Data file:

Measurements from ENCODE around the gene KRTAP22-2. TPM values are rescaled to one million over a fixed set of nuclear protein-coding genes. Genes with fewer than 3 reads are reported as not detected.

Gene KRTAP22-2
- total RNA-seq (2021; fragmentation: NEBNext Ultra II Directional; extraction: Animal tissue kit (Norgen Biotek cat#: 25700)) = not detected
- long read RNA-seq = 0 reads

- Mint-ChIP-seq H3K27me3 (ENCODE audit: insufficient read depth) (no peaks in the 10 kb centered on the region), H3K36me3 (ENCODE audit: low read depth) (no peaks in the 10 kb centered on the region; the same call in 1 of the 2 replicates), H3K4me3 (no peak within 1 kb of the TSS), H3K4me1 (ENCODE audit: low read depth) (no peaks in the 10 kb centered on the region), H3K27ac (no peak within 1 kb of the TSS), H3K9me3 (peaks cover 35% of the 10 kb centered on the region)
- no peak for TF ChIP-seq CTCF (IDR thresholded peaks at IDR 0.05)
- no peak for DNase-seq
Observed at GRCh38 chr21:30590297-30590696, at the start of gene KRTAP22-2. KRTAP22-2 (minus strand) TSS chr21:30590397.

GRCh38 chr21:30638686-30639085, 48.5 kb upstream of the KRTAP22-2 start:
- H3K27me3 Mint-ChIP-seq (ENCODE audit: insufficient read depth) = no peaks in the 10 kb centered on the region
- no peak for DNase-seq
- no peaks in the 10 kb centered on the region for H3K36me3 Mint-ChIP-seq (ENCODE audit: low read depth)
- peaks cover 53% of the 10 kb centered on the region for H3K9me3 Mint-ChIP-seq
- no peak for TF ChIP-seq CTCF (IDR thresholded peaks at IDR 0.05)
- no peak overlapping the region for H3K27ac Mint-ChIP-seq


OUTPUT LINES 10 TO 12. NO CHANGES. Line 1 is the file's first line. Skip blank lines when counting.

- H3K27me3 Mint-ChIP-seq (ENCODE audit: insufficient read depth) = no peaks in the 10 kb centered on the region
- no peak for DNase-seq
- no peaks in the 10 kb centered on the region for H3K36me3 Mint-ChIP-seq (ENCODE audit: low read depth)